C1926. MAX FIEDLER Cond. Berlin Phil.: Symphony #2 in d; Symphony #4 in e; Academic Festival Overture (all Brahms). (England) 2-Beulah 1-2PD18, recorded 1929 & 1931, Polydor. Long out-of-print, Final Copy!
“Like his near contemporary Fritz Steinbach, whose conducting the composer specially approved, Max Fiedler was a famous Brahmsian. Alas, Steinbach died in 1916 at the age of 61, leaving behind him disciples (Toscanini, among others) but no recordings. Fiedler, by contrast, died a few weeks before his 80th birthday, leaving behind revered recordings of the Second and Fourth Symphonies, recordings which have long been of absorbing interest to students of Brahms interpretation as well as to students of late 19th-century performance practice. In this sense, no Brahms library can properly be said to be complete without them.
The interest of these performances lies first and foremost - not to mention finally and most importantly - in the tempos: in the way they are chosen, established, and shrewdly modified by Fiedler in the course of performances which so interestingly live, move and have their being. There are other points of interest. The nature of the use of string portamentos: in the case of Fiedler and the Berlin Philharmonic, the selective and highly discriminating use of it. But it is tempo which is of paramount interest.
- Richard Osborne, GRAMOPHONE, Nov., 2000
“Max Fiedler (1859-1939) was much associated with Hamburg, Brahms' birthplace. He knew Brahms (1833-1897) who also attended Max Fiedler's performances of the Brahms symphonies. I have no information on whether Brahms endorsed Fiedler's interpretations or bearing in mind that these were recorded 33 years after Brahms death whether Fiedler's interpretations changed over the years. It does however make the recordings more of a 'dokumente' because they are directed by a conductor who was a contemporary and close contact with Brahms.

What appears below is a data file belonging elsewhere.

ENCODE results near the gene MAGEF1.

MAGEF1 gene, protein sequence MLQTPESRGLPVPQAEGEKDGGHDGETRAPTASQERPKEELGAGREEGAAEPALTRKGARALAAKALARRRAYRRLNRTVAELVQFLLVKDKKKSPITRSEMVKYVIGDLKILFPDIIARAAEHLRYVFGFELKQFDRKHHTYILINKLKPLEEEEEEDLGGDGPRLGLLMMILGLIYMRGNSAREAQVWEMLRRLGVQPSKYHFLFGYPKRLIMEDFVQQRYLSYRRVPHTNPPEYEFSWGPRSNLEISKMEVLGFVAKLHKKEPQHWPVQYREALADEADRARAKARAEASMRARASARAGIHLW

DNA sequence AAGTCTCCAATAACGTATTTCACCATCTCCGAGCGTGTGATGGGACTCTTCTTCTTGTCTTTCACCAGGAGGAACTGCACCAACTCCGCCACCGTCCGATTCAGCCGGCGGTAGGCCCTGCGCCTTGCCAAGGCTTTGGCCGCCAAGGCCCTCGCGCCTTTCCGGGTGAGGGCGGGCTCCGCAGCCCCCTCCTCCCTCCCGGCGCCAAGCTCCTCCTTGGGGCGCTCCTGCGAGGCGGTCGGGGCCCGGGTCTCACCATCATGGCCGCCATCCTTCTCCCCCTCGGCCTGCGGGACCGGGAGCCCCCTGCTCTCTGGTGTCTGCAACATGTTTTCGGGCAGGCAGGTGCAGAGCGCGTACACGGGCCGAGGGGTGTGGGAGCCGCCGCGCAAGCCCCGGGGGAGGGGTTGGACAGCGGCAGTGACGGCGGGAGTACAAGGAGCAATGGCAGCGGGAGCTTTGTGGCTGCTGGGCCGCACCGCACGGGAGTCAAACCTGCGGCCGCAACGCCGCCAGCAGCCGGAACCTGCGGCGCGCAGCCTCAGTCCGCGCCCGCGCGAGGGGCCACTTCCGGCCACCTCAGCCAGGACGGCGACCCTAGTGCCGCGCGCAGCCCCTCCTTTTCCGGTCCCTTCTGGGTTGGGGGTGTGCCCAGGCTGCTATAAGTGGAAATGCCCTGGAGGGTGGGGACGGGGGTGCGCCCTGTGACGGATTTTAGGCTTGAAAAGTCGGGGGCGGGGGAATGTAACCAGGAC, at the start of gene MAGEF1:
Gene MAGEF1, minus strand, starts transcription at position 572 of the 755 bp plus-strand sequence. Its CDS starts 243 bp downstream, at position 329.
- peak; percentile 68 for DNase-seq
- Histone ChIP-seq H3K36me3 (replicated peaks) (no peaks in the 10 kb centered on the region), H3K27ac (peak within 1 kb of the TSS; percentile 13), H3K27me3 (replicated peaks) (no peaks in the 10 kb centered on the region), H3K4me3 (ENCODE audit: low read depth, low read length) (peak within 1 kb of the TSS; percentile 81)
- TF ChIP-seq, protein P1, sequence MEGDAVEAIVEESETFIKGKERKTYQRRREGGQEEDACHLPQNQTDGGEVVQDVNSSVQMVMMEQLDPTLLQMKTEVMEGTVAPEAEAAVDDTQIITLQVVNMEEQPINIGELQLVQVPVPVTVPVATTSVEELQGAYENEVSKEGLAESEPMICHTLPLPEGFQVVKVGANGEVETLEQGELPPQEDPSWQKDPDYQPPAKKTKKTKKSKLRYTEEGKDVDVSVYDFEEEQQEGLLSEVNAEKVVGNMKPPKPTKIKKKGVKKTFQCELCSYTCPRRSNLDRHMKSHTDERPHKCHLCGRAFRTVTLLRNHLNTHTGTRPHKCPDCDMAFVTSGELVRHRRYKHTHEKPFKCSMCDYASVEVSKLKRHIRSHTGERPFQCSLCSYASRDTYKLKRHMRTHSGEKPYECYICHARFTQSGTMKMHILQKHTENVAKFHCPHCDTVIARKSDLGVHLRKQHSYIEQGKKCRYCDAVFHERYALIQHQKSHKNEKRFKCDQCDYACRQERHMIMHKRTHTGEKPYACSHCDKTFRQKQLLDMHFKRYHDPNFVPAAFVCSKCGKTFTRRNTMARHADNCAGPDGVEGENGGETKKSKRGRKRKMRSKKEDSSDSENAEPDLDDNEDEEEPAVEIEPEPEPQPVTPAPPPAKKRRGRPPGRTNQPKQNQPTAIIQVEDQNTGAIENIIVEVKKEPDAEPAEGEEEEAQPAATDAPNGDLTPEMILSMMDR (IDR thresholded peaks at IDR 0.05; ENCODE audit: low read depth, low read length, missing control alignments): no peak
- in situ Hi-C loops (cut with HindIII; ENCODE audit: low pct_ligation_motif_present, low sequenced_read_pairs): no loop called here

The Overture is brisk and business-like with some passion worked up in the more strenuous moments. An elegance and grace pervades Fiedler's reading of the sunny second symphony. Fiedler plays nothing routinely. Every phrase seems pointed and moulded. The gaunt scarifying brass at 6.00 in the first movement are a case in point suggesting a much darker world than we usually associate with this work. The allegretto grazioso is fleet-footed - almost Mendelssohnian and the second movement is serenity itself suggesting an affinity Elgar's ‘Nimrod’. A vaulting majesty characterises Fiedler's Brahms 4 and is well worth experiencing. The breadth of the brass figure at the start of the second movement takes some getting used to but the headlong exultation of Allegro giocoso banishes doubts. The gaunt and tortured atmosphere of the finale is abruptly and mysteriously conveyed linking to the Tragic Overture and the dark brass in the first movement of the second symphony. Fielder does not lack for dramatic motivation.
These historic recordings will be highly prized by Brahms and Fiedler enthusiasts. “
- Rob Barnett, MusicWebInternational